Why this is happening
The behaviour is probably down to browser caching, but the confusion is due to how the responses are displayed. This is a big assumption on which this whole answer hinges, so forgive me if this is incorrect.
I find Chrome browser (hit f12, 'Network' tab) is better at illustrating this than Firefox.
Each time I click on a link to the page, all resources are fetched from the server, responding with 200s.
What is likely happening is that when you 'follow a link' (which should be the same at directly entering the url) you are seeing 200 responses which are a mix of real requests and browser cached responses. This is normal behaviour. Chrome illustrates 'from cache' responses by explicitly stating 'from cache' against each resource in the network tab. I believe FF illustrates this as greyed responses in the timeline.
In both browsers when items are retrieved from cache they still display the status response. This is from the last server response, but this is still a cached response.
However, when I refresh the page (specifically, F5 in Firefox), all resources return a 304 and - of course - the page loads much faster as a result.
When you hit F5, you are forcing a request to be sent, not to disregard the cache entirely, but check again at the server if it has changed. Your request headers contain the the
If-Modified-Since because it is still available from cache. A 304 is returned, and your browser uses the cached version confident that the server version has not changed.
Following a link = Use cached data.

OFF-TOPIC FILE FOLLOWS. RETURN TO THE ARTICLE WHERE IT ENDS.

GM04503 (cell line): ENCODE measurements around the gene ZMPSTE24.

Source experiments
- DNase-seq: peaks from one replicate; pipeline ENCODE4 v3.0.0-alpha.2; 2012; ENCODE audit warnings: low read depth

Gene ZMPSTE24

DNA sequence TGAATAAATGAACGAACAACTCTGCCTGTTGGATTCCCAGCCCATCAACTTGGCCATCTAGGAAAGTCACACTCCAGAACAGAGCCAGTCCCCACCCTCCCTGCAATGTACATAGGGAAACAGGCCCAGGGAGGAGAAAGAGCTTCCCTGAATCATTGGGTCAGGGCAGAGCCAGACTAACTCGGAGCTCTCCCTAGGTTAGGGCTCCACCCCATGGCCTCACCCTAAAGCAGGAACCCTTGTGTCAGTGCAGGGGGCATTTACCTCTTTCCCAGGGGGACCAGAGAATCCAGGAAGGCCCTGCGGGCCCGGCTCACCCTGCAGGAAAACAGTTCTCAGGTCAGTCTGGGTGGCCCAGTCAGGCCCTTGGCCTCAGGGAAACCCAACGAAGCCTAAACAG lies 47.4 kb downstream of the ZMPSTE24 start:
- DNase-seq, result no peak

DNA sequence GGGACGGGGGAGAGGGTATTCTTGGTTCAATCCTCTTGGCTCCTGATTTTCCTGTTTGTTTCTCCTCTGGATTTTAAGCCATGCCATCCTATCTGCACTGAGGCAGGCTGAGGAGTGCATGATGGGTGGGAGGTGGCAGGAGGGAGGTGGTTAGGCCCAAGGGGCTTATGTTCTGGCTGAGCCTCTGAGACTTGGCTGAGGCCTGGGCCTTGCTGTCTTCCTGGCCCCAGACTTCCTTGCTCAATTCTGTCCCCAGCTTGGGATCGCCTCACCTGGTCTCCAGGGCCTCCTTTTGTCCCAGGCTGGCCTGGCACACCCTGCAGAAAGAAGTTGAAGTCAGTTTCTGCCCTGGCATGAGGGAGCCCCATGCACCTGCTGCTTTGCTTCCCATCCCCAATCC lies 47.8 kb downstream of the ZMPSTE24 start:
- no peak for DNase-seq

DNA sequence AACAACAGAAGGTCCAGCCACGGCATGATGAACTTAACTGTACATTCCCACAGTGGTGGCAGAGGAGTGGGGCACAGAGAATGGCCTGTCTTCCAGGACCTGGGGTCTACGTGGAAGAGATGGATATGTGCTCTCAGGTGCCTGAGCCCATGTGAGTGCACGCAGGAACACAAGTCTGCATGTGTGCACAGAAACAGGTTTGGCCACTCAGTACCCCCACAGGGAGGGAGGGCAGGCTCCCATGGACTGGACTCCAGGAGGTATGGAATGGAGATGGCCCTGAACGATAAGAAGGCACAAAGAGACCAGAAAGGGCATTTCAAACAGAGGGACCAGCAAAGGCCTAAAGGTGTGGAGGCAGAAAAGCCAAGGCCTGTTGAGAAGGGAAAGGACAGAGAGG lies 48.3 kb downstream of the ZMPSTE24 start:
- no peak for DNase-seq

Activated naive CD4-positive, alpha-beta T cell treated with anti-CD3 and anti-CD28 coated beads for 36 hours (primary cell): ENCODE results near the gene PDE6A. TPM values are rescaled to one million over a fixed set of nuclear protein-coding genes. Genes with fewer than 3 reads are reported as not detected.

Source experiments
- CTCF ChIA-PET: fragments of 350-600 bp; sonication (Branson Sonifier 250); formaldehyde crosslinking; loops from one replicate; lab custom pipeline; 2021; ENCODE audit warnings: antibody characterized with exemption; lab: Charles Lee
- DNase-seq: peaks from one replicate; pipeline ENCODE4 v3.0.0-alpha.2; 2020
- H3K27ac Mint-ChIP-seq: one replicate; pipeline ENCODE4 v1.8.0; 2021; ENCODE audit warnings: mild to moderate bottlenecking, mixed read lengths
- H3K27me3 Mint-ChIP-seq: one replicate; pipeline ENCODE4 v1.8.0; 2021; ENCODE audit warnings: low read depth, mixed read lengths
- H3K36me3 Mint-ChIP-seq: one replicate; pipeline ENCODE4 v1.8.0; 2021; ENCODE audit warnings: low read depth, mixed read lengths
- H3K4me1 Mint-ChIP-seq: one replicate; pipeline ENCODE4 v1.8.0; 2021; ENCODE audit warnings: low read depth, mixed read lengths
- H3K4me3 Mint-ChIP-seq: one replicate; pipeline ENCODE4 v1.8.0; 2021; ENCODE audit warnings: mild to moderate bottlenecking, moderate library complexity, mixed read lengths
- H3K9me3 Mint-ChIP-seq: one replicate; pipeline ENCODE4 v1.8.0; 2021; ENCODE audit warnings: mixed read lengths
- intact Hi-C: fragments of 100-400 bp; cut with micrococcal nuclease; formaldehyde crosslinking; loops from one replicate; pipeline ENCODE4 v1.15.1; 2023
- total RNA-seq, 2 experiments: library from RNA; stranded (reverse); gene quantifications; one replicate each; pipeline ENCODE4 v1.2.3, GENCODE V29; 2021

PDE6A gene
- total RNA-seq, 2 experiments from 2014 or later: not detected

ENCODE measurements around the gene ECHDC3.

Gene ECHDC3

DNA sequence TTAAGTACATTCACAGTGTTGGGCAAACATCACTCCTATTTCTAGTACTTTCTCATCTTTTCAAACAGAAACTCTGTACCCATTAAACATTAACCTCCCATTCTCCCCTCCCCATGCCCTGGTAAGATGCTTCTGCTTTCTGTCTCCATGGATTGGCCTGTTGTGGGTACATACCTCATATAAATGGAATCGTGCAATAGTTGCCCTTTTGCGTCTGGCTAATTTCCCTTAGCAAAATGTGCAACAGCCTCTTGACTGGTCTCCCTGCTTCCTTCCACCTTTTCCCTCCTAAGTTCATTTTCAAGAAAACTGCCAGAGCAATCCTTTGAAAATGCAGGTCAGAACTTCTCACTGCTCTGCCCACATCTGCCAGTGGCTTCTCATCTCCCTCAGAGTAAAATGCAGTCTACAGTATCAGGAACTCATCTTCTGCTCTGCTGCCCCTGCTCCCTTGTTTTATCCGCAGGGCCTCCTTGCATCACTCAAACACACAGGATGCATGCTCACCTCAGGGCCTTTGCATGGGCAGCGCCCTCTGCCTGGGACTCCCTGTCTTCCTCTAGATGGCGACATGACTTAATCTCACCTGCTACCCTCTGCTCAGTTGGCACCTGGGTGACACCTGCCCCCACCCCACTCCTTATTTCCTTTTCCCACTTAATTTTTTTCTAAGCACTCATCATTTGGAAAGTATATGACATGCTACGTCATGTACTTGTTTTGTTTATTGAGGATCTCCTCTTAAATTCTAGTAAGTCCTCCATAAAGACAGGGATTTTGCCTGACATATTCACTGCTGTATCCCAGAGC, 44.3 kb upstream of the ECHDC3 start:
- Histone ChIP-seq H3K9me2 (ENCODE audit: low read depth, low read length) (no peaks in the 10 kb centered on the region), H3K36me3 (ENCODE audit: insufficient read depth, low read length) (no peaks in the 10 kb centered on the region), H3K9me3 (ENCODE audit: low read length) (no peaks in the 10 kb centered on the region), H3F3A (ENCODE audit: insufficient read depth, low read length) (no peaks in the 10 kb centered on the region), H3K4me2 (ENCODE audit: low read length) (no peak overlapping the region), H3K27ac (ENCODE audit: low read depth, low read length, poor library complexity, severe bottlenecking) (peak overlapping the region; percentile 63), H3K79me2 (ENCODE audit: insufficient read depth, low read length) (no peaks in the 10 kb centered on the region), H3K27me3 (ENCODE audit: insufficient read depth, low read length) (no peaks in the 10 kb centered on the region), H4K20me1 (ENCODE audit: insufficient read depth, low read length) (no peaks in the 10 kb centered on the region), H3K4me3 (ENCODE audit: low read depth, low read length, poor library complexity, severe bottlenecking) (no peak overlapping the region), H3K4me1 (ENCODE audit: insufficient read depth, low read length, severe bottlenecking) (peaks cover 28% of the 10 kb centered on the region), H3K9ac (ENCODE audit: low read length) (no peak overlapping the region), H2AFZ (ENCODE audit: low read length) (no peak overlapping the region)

F5 = Send requests again.
Ctrl+F5 = Send requests again but also disregard the local cache.
The main page returns a 200 in both cases.
Browser caching is likely disabled for the main page (perhaps all .html content by default) by way of the response headers returned for it. Because of this, it cannot send a
If-Modified-Since in the refreshed request, because it doesn't exist locally in cache, and so there is no date to compare content with. Because there is no
If-Modified-Since sent in the request, the server must respond with another 200 with the full page content.
In the refresh case,
If-Modified-Since headers are sent with the requests to the resources.
Because the resource items are available from cache and so there is a date to send - the date when the items were added to the browser's cache.
However, in the 'clicking a link' case, they are not. What's the
reason for that, and can I control it?
Because the browser doesn't send If-Modified-Since headers when retrieving from local cache. The 200 "response" is a cached one. You don't need to control that as such.
None of this explains why it loads faster when you hit F5. Are you positive this is correct?
On a separate note, be aware of browser 'heuristic caching'. This is the behaviour the browser adopts when caching isn't explicity defined by the reponse headers, and is essentially a 'best guess' behaviour. Naturally it differs for each browser.